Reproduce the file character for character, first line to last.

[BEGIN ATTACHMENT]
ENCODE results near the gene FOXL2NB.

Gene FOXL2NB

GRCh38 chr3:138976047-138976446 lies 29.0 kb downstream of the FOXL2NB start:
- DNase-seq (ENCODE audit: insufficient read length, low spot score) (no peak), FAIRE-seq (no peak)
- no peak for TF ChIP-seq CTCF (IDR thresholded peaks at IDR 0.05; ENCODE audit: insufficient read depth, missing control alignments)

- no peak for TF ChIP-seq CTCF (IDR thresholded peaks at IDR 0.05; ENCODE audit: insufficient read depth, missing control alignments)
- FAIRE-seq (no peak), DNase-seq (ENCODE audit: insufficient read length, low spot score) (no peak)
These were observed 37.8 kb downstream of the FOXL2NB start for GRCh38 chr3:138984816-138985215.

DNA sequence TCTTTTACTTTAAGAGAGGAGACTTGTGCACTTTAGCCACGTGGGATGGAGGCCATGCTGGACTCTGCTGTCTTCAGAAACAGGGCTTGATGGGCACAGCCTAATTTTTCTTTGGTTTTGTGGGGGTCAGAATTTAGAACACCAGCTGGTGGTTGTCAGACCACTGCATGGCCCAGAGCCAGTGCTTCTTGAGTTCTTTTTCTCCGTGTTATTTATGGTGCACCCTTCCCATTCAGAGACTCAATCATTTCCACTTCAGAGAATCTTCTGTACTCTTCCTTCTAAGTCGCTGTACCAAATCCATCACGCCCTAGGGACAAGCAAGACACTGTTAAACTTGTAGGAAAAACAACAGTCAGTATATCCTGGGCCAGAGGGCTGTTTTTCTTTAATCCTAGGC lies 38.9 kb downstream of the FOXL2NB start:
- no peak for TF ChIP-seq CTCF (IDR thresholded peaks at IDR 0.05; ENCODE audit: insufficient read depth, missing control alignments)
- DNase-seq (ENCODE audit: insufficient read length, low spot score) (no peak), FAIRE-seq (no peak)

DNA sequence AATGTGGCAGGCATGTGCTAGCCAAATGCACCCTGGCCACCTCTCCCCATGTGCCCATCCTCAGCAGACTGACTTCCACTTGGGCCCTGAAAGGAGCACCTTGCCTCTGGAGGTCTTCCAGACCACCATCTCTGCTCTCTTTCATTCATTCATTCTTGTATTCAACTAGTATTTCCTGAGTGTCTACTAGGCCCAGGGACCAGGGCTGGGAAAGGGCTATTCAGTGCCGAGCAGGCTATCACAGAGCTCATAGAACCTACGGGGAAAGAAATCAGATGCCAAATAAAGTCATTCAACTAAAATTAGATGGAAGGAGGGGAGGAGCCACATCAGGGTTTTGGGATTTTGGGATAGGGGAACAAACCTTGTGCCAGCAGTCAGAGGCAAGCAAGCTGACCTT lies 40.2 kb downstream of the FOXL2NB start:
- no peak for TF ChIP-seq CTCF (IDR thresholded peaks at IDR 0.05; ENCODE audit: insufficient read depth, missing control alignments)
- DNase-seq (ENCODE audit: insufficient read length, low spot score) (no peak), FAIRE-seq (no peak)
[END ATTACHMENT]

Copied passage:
ENCODE results near the gene FOXL2NB.

Gene FOXL2NB

GRCh38 chr3:138976047-138976446 lies 29.0 kb downstream of the FOXL2NB start:
- DNase-seq (ENCODE audit: insufficient read length, low spot score) (no peak), FAIRE-seq (no peak)
- no peak for TF ChIP-seq CTCF (IDR thresholded peaks at IDR 0.05; ENCODE audit: insufficient read depth, missing control alignments)

- no peak for TF ChIP-seq CTCF (IDR thresholded peaks at IDR 0.05; ENCODE audit: insufficient read depth, missing control alignments)
- FAIRE-seq (no peak), DNase-seq (ENCODE audit: insufficient read length, low spot score) (no peak)
These were observed 37.8 kb downstream of the FOXL2NB start for GRCh38 chr3:138984816-138985215.

DNA sequence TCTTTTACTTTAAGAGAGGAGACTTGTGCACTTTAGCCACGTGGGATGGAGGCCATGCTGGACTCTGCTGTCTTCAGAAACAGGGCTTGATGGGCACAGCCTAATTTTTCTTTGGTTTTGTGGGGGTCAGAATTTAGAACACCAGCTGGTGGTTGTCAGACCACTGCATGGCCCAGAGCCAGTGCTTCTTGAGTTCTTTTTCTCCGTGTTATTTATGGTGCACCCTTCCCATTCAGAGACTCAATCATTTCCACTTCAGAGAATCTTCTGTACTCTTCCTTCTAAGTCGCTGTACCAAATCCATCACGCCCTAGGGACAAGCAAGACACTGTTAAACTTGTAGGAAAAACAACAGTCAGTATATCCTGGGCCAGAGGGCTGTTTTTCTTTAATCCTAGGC lies 38.9 kb downstream of the FOXL2NB start:
- no peak for TF ChIP-seq CTCF (IDR thresholded peaks at IDR 0.05; ENCODE audit: insufficient read depth, missing control alignments)
- DNase-seq (ENCODE audit: insufficient read length, low spot score) (no peak), FAIRE-seq (no peak)

DNA sequence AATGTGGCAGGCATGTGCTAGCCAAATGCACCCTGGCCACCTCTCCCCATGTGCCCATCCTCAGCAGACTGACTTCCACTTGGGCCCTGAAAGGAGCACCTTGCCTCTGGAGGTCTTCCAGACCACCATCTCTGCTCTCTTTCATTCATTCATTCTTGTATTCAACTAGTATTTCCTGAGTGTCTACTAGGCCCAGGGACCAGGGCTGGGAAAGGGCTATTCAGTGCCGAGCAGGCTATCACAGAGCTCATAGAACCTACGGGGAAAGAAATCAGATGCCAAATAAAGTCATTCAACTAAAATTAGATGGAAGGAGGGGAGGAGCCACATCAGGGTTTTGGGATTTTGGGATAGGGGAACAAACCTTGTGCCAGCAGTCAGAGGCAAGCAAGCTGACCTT lies 40.2 kb downstream of the FOXL2NB start:
- no peak for TF ChIP-seq CTCF (IDR thresholded peaks at IDR 0.05; ENCODE audit: insufficient read depth, missing control alignments)
- DNase-seq (ENCODE audit: insufficient read length, low spot score) (no peak), FAIRE-seq (no peak)